The vast majority (I would say all. . .but there's bound to be a rebel somewhere, right?) of working Border Collie breeders will NOT remove front dewclaws (rear dews are rarely well-attached and so are removed to prevent injuries). Front dews are consider quite beneficial to the BC's job. I doubt they're a bunch of AR fanatics, if that's what you're getting at. Removal might be fine for housepets and hunting dogs who run through the underbrush, but for dogs whose jobs require sharp turns, it's just not done. (Also another reason for the working BC people to hate on the AKC. . .since AKC standards require dewclaw removal for BCs. Thus strengthening the "Barbie Collie" accusations)

Here's a thing from a vet who did x-rays on performance dogs with dewclaws removed. I don't think there have been any actual studies done, though. Ignore the blog; I couldn't figure out how to link directly to the pdf from my phone, and this blog is the only one thing I could find that had it printed out. There is a link to the pdf on the blog: http://blog.tiganagoldens.com/?p=54
post #15 of 17

Cats have always had dew claws, the equivalent of our thumbs.  Our ancient ancestors the earliest reptiles had five digits and all four-legged mammals have the equivalent of the same.  Some have evolved into hooves, trotters and even three-toed "hands" but the vestiges of these earlier digits can still be found in all those animals.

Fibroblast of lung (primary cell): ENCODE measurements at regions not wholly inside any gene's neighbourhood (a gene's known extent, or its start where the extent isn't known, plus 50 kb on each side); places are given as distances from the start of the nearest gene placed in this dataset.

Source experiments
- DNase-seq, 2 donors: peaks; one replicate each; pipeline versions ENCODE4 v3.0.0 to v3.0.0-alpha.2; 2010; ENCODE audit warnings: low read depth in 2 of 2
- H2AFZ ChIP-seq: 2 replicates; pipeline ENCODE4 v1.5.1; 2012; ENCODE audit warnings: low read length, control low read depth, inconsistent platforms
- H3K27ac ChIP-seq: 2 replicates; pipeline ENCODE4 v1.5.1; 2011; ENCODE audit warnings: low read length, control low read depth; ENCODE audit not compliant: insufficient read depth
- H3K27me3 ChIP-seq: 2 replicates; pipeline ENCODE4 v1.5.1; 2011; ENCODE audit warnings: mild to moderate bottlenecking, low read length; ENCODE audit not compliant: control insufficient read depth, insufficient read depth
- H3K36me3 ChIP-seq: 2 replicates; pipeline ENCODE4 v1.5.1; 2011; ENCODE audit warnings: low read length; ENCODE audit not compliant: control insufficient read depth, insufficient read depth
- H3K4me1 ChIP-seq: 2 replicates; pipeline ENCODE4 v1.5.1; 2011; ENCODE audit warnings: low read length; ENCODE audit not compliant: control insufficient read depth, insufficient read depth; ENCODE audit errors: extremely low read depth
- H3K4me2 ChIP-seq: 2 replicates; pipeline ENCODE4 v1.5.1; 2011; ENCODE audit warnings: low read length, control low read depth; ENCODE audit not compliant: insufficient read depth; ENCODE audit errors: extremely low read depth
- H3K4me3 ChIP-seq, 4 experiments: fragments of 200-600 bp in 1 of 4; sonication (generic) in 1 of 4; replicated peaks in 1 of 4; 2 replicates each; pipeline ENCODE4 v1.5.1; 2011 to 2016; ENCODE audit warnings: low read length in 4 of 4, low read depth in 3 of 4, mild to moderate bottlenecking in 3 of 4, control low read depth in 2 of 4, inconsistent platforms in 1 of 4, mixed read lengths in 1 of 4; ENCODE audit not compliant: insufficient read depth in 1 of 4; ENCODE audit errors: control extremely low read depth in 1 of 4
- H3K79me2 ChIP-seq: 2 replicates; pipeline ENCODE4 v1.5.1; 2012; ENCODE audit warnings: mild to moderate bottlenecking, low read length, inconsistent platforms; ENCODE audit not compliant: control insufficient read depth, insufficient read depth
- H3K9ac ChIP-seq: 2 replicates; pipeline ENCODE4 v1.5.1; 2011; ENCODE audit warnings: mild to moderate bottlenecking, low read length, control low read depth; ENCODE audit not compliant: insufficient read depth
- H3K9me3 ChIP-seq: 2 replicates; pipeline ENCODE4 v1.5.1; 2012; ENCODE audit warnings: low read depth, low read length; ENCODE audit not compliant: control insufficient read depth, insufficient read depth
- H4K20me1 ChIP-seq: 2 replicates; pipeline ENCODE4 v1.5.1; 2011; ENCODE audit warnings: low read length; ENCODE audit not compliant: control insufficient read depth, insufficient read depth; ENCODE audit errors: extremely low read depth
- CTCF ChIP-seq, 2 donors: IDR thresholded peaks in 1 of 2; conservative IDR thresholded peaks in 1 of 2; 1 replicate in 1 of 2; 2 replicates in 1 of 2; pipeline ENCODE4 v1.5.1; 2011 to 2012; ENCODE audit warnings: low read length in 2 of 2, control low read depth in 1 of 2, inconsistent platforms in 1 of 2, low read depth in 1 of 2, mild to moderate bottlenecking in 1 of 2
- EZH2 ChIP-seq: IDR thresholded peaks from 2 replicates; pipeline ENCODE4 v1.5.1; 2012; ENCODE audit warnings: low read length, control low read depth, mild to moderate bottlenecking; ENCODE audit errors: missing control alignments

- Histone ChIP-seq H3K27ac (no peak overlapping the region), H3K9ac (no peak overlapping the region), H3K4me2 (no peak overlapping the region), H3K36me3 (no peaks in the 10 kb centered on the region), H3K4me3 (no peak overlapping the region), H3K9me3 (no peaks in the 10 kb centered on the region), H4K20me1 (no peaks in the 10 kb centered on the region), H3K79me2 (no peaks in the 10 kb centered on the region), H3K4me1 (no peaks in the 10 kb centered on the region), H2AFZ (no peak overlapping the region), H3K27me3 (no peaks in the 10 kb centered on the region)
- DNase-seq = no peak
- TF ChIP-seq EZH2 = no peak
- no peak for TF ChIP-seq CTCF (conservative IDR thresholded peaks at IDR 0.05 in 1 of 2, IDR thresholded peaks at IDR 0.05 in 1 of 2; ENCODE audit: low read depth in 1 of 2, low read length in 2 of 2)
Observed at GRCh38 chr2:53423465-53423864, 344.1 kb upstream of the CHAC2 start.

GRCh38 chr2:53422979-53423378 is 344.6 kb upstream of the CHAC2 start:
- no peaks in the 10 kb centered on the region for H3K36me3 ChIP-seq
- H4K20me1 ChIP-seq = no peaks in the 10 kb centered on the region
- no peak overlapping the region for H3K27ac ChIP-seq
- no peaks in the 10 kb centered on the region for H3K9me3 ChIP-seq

Even we have the vestiges of tails and appendixes amongst other remnants.

I think that the dew claw on a cat is usually a totally useless bit of kit even if some do seem to find them useful.

A bit of history:  cats and dogs both evolved from a common ancestor tens of millions of years ago.  That ancestor probably didn't look much like either a cat or a dog but it certainly had all the main features of all modern mammals.  There really isn't much difference between any of us  -  only in the way we look and behave.

post #16 of 17
My dog may as well have her dew claws removed... she's chewed them off before and is beginning to again now that they've grown back.